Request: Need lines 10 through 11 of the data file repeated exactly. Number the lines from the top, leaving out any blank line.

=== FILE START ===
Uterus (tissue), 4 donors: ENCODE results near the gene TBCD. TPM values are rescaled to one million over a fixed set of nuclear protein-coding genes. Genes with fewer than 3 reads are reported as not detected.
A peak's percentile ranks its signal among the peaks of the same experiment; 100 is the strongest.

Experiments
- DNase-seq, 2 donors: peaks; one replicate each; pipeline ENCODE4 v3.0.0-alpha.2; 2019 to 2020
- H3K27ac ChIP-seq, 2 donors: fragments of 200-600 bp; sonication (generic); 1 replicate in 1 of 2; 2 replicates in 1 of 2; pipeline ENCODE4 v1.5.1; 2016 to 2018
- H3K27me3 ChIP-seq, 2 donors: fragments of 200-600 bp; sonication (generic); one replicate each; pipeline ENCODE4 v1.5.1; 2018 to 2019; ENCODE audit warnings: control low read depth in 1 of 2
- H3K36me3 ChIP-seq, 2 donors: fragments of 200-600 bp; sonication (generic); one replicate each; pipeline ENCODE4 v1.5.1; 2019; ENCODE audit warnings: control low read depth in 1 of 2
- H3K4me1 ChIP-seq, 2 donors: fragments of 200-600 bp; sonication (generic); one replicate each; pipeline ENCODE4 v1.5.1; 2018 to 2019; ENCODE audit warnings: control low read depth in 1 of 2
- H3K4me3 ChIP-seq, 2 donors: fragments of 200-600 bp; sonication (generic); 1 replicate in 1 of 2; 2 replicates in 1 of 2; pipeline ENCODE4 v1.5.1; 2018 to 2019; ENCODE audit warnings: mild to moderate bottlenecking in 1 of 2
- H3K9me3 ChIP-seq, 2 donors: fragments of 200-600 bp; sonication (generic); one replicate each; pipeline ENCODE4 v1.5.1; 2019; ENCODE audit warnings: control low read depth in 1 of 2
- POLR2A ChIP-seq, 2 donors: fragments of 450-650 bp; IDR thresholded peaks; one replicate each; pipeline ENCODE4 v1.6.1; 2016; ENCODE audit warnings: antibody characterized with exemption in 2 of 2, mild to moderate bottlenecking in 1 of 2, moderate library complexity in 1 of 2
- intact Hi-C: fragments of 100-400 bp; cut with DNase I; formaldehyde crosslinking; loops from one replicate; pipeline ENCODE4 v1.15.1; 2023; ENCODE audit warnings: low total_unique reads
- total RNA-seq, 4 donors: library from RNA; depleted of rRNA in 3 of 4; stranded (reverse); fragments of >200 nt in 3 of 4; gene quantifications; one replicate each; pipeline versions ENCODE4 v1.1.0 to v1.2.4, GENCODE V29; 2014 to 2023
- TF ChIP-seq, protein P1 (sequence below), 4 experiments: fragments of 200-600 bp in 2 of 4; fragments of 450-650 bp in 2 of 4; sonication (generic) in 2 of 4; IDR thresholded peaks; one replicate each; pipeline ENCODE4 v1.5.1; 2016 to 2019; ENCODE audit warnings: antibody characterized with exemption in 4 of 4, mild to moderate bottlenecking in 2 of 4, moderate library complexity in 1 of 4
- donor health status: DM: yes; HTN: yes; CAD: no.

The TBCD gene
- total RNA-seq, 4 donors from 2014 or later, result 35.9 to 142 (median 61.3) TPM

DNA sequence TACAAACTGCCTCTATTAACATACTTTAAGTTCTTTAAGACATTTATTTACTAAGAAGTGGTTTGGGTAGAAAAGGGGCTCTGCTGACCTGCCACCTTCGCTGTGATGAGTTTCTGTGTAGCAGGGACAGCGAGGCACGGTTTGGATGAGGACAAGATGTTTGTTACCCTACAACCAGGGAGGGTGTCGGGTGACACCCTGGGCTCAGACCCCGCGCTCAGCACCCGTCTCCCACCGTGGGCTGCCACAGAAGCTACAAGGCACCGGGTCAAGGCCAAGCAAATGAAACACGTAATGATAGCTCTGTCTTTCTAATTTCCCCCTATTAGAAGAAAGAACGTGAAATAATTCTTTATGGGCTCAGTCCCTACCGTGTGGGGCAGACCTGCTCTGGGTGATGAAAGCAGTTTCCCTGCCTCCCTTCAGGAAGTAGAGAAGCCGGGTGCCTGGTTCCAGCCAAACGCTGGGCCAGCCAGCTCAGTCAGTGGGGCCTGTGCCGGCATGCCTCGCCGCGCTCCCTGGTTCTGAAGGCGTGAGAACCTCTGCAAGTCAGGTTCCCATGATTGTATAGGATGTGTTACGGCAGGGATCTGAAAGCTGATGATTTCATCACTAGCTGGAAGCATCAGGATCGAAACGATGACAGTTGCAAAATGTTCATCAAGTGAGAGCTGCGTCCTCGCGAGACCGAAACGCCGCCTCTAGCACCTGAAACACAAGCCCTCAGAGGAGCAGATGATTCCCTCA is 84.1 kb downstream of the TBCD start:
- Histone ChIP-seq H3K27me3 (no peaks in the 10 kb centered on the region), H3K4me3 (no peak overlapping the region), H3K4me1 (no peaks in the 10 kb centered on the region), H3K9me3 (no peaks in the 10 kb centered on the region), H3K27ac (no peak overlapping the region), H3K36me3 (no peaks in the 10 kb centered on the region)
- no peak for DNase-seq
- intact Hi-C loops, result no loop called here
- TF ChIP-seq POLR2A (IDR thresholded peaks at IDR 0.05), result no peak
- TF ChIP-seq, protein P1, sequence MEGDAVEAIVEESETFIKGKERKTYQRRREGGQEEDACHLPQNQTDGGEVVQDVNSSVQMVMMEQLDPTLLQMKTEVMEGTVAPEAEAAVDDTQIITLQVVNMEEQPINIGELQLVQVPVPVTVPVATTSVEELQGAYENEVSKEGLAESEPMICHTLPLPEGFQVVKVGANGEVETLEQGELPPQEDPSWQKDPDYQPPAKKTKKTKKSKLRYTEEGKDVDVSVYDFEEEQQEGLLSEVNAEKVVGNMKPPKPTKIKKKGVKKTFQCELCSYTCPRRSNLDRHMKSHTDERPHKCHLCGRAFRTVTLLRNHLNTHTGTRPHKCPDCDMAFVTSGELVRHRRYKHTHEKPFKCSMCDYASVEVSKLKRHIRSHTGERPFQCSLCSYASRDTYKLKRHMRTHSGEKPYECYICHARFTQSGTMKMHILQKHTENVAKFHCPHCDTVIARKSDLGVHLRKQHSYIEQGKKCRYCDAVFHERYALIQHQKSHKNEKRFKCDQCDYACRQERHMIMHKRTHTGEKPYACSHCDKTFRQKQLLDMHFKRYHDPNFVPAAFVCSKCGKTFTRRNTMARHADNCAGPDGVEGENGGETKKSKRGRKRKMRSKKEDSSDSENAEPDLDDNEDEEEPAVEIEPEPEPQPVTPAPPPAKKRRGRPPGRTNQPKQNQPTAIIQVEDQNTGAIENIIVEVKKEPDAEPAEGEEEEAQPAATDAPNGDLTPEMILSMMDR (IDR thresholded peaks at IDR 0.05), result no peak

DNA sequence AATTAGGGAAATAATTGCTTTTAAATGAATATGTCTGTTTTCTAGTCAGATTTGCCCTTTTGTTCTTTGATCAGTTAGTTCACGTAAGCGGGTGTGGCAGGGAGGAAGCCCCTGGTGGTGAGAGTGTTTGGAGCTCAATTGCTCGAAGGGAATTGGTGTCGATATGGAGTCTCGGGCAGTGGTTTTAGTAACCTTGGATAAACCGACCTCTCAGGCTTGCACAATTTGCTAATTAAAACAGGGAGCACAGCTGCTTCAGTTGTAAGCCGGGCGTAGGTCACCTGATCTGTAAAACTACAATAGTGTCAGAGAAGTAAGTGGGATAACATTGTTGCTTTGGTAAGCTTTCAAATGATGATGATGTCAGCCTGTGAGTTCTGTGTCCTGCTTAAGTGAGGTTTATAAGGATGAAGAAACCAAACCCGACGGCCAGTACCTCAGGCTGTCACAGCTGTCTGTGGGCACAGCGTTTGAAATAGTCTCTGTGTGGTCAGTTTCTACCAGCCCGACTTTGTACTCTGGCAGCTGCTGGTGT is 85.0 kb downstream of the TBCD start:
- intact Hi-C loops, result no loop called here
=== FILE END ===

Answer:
- H3K9me3 ChIP-seq, 2 donors: fragments of 200-600 bp; sonication (generic); one replicate each; pipeline ENCODE4 v1.5.1; 2019; ENCODE audit warnings: control low read depth in 1 of 2
- POLR2A ChIP-seq, 2 donors: fragments of 450-650 bp; IDR thresholded peaks; one replicate each; pipeline ENCODE4 v1.6.1; 2016; ENCODE audit warnings: antibody characterized with exemption in 2 of 2, mild to moderate bottlenecking in 1 of 2, moderate library complexity in 1 of 2